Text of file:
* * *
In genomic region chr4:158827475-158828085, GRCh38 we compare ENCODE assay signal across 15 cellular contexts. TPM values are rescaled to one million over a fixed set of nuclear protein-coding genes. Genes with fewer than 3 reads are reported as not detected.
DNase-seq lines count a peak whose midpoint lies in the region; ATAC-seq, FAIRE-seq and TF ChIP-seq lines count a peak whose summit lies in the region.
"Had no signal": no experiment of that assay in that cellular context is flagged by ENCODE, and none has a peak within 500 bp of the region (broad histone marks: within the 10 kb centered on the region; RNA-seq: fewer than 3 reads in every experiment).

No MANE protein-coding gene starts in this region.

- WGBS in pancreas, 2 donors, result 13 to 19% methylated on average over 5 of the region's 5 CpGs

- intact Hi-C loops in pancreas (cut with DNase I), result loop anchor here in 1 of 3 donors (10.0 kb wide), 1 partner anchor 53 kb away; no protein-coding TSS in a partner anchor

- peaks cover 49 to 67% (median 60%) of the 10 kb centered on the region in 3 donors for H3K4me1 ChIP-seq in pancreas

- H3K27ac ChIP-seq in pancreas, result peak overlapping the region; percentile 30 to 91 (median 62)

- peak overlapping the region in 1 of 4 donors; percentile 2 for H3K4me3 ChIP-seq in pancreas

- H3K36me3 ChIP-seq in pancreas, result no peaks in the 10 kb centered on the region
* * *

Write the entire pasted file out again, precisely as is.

In genomic region chr4:158827475-158828085, GRCh38 we compare ENCODE assay signal across 15 cellular contexts. TPM values are rescaled to one million over a fixed set of nuclear protein-coding genes. Genes with fewer than 3 reads are reported as not detected.
DNase-seq lines count a peak whose midpoint lies in the region; ATAC-seq, FAIRE-seq and TF ChIP-seq lines count a peak whose summit lies in the region.
"Had no signal": no experiment of that assay in that cellular context is flagged by ENCODE, and none has a peak within 500 bp of the region (broad histone marks: within the 10 kb centered on the region; RNA-seq: fewer than 3 reads in every experiment).

No MANE protein-coding gene starts in this region.

- WGBS in pancreas, 2 donors, result 13 to 19% methylated on average over 5 of the region's 5 CpGs

- intact Hi-C loops in pancreas (cut with DNase I), result loop anchor here in 1 of 3 donors (10.0 kb wide), 1 partner anchor 53 kb away; no protein-coding TSS in a partner anchor

- peaks cover 49 to 67% (median 60%) of the 10 kb centered on the region in 3 donors for H3K4me1 ChIP-seq in pancreas

- H3K27ac ChIP-seq in pancreas, result peak overlapping the region; percentile 30 to 91 (median 62)

- peak overlapping the region in 1 of 4 donors; percentile 2 for H3K4me3 ChIP-seq in pancreas

- H3K36me3 ChIP-seq in pancreas, result no peaks in the 10 kb centered on the region